There once was a Yank poet laureate ...

Today\'s Chicago Tribune has a nice article about U.S. poet laureate Billy Collins.

"Eighty-three percent of American poetry is not worth reading," according to Collins, who says he couldn\'t live without the other 17 percent.

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Library Kids Art Display is Wall-to-Wall

In an effort to promote art and libraries, the Natrona County Public Library in Casper, WY, in partnership with schools recently placed some 12,000 works of art, created by kids, on display in the library. The article includes tips for others who may be interested in such a project. More from Today\'s Librarian.

NC Librarians Develop Start Squad Portal for Kids

Librarians in North Carolina have developed a portal just for kids. The introduction reads; \"StartSquad.org is the very best place to start for children, parents, librarians, and teachers seeking age-appropriate Web sites selected and organized by professionally trained librarians. This site has been developed as part of the very best place to start marketing and communications initiative, made possible by a partnership of the State Library of North Carolina and the North Carolina Library Association (NCLA). This project is 100% supported with federal Library Services and Technology Act (LSTA) funds administered by the State Library of North Carolina, a division of the Department of Cultural Resources. Sites included in this portal are reviewed and evaluated by the Portal Collection Development Team, a group of professional librarians from libraries across North Carolina.\" To visit the site, Click Here. There is both an HTML, as well as a Flash version.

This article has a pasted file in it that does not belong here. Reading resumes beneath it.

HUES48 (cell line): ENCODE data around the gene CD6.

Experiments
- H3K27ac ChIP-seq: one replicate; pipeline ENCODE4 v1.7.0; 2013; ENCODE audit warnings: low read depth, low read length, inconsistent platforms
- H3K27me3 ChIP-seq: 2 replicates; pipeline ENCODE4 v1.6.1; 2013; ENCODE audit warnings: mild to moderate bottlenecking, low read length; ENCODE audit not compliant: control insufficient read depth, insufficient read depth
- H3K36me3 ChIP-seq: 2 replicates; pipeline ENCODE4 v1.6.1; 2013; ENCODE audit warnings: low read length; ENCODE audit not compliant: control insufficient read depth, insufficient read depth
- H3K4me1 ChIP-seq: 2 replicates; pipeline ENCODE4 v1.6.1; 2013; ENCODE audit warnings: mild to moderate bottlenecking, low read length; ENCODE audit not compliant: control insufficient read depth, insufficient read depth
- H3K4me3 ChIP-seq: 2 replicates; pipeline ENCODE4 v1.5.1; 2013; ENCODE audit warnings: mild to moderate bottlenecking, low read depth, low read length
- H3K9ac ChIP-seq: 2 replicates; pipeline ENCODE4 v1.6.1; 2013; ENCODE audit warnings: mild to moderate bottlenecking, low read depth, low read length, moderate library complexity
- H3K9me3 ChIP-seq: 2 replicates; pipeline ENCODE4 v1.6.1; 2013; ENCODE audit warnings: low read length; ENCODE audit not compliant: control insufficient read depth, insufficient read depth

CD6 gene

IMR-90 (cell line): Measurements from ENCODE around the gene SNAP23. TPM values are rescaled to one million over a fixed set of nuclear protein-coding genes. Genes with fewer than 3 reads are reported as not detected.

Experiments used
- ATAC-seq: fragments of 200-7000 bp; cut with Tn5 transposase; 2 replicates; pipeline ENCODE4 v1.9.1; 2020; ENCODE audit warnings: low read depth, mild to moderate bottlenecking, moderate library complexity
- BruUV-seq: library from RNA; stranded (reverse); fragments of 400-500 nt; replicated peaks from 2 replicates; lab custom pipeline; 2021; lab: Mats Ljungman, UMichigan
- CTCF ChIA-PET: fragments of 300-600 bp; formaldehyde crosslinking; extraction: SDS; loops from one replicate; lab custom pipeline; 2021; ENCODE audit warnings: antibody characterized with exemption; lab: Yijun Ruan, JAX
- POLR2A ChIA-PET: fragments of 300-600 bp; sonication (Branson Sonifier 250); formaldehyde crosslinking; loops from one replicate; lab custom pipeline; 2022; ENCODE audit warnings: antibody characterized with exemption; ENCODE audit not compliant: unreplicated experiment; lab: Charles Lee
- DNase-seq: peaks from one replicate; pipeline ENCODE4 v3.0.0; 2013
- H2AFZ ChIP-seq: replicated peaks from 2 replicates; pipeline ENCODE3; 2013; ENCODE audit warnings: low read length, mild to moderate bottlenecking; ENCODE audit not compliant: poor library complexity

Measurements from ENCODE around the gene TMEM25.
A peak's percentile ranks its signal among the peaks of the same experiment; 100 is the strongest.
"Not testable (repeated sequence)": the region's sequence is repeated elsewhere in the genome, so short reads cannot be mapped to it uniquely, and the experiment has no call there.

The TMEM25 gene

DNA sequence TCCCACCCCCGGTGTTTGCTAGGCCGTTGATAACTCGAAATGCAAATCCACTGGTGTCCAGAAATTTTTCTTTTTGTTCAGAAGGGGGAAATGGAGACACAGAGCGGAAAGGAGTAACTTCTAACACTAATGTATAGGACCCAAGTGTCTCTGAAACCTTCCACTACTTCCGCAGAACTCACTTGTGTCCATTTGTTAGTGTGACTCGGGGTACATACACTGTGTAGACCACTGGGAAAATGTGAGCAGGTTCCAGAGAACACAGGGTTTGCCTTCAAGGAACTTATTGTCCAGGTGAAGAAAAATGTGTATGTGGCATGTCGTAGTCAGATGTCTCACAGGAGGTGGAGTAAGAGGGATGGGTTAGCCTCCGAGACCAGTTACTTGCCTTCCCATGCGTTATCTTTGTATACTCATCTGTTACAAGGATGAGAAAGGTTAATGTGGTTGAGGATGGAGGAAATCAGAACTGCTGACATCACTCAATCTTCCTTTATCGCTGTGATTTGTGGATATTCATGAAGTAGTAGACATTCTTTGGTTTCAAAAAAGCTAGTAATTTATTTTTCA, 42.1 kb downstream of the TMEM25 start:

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Librarians Urged to Promote Open Archives

Professor Jean-Claude Guédon proposes a new alliance between research scientists and librarians to combat the \"serial publishing crisis\" He is Professor of Comparative Literature at the University of Montreal. Guédon wants librarians to, \"throw all of their weight––and it is considerable––behind the Open Archive Initiative.\" Read his paper, In Oldenburg’s Long Shadow: Librarians, Research Scientists, Publishers, and the Control of Scientific Publishing

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Yahoo adopts paid search listings

News.com is Saying Yahoo! plans to integrate Overture\'s [you may know them as GoTo.com] paid listings, or \"sponsor matches,\" with its directory pages by Thursday.

I\'m not sure what to think of this, but I\'m sure I don\'t like it. Is this going to taint my search results?

\"Yahoo Sponsor Matches is consistent with our strategy to leverage our core strengths in order to build growing and diverse revenues,\" Yahoo CEO Terry Semel said in a statement. \"Millions of Internet searches conducted on Yahoo each day are commercial in nature, giving businesses tremendous opportunity to market their products and services through enhanced placement in our search results.\"

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Libraries Get Art from Taxes

The Nando Times reports that libraries and museums in Britain are the beneficiaries of art and books given in lie of estate taxes. So if you had a dirty book from the 1520\'s, you could hand it over as an $85,800 estate tax payment.

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Library Cart Drill Team Wins Top Honors for Routine

A library cart drill team took top honors at a parade in Lake County Florida. The team performs a routine, in which some 15 library staff members, dressed in uniform, roll the carts around in formation, to music. More